The Fourth Circuit ruled that no such privilege should be recognized in this case. First, it noted that privileges should not be recognized easily, as they conflict with the principle that the law is entitled to every person’s evidence. Second, it observed that while a few state courts and federal district courts have recognized such a privilege, no federal court of appeals has done so while several have rejected it. Finally, it pointed out facts of this case that undercut the claim of privilege, including that the witness is an “adult college student” rather than a young child, and that the witness and his siblings might be at risk from the father’s allegedly illegal activities. The court left the door open to the possibility of recognizing the privilege in a future case with more favorable facts.
Further reading. Those interested in learning more about this issue might consider reading Maureen P. O’Sullivan, An Examination of the State and Federal Courts’ Treatment of the Parent-Child Privilege, 39 Cath. Lawyer 201 (1999) (collecting authorities; acknowledging that most courts in the United States have not recognized the privilege; noting that some other countries do recognize it; and arguing that the rationale for a such a privilege is at least as strong as that for a priest-penitent privilege and other accepted privileges). This ABA article suggests that only four states have recognized such a privilege, but it is an older piece so it may or may not be accurate today.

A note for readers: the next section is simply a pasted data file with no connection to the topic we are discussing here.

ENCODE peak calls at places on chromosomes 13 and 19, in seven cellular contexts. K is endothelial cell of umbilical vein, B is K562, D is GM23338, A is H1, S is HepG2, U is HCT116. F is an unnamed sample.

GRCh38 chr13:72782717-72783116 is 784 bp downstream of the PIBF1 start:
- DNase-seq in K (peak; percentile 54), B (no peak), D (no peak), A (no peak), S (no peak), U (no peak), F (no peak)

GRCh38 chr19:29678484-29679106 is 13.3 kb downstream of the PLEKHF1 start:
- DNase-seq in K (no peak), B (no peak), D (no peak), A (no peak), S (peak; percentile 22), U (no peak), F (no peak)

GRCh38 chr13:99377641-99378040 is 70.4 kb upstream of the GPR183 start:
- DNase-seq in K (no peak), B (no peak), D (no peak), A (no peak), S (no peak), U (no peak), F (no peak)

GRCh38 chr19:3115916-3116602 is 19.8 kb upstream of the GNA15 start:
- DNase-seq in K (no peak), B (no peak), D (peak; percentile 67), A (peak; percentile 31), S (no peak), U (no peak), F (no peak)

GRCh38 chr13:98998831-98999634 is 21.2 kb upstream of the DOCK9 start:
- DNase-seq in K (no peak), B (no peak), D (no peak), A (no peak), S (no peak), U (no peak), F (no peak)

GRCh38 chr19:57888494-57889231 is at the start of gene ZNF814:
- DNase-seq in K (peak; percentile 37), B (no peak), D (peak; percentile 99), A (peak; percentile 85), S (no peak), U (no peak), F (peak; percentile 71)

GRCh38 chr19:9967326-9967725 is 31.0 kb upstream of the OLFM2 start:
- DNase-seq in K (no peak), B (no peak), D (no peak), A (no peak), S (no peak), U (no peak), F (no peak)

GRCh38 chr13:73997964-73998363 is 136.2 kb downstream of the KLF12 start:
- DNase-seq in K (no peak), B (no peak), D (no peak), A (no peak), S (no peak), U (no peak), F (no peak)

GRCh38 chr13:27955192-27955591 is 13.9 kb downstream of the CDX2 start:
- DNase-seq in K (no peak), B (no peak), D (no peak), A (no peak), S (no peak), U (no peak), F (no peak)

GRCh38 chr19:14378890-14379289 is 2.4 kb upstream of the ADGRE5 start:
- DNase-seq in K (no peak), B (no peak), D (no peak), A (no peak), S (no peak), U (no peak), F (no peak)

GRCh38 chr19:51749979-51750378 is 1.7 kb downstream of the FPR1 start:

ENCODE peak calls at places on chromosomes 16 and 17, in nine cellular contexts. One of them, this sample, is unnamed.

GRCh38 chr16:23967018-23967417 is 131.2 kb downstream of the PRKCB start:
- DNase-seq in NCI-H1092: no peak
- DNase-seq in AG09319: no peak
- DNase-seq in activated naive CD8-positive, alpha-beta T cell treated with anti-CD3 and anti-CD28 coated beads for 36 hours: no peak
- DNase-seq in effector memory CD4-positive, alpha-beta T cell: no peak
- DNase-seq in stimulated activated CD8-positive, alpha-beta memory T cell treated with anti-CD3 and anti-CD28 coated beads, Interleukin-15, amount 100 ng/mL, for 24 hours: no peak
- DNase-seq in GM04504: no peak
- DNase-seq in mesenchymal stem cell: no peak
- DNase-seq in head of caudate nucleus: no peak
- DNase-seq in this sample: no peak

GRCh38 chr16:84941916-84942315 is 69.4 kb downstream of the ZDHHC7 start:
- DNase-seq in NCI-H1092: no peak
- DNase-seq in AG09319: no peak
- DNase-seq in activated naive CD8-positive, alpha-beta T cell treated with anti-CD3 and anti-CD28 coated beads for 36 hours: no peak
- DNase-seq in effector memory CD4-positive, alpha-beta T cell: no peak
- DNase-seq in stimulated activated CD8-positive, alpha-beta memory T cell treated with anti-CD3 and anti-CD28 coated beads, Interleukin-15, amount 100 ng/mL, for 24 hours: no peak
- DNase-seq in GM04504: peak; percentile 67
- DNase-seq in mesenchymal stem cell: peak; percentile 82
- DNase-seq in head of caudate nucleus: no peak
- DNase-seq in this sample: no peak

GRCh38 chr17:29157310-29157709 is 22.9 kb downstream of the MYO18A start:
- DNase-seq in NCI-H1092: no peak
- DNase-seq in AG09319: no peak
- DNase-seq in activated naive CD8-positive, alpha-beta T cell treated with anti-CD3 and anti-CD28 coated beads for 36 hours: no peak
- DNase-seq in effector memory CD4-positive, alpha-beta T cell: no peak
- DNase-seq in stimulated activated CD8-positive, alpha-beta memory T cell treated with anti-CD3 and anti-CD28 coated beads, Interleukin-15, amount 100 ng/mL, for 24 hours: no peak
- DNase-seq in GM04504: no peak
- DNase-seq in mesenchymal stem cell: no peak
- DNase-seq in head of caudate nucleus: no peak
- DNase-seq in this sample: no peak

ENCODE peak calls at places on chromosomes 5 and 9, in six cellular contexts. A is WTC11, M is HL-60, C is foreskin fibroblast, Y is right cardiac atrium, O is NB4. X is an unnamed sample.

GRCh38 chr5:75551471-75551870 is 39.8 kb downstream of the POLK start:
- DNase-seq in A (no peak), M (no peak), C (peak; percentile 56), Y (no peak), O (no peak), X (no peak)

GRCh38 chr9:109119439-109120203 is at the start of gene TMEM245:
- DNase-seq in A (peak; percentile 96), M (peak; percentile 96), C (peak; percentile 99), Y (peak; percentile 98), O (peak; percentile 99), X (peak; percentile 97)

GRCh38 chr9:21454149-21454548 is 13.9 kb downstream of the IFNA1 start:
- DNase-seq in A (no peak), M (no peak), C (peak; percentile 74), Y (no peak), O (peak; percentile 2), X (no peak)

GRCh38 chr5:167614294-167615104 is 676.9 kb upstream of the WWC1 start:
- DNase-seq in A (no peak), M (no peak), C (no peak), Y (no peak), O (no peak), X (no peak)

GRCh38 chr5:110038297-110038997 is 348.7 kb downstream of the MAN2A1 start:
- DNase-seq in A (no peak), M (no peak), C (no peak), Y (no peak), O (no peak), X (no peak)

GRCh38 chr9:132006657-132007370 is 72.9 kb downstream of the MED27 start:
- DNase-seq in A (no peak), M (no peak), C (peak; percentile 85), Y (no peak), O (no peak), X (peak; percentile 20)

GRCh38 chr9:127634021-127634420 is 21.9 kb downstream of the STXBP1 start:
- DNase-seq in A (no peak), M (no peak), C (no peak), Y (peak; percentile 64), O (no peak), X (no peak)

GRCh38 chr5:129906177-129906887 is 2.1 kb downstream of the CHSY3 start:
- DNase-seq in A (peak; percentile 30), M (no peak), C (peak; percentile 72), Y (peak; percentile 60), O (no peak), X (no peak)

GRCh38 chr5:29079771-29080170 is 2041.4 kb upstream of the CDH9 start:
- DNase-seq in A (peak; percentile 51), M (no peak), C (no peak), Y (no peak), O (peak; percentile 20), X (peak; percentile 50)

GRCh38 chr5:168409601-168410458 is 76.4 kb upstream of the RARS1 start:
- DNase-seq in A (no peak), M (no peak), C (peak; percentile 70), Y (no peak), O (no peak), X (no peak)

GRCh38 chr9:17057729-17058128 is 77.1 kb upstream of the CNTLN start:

Additional thoughts. Based on the foregoing, my guess is that a claim of parent-child privilege would face an uphill battle in North Carolina. The claim would be strongest if the case involved a minor child who lived with and was dependent on the parent, and if the criminal activity under investigation did not pose a threat to the child’s safety or well-being. The claim might also be more likely to prevail if the evidence sought concerned a communication between the parent and child that arguably was based on the closeness of the relationship. Communications from the child to the parent might be more likely to be protected than communications from the parent to the child. Cf. Minn. Stat. 595.02(j) (providing that “[a] parent or the parent’s minor child may not be examined as to any communication made in confidence by the minor to the minor’s parent.”).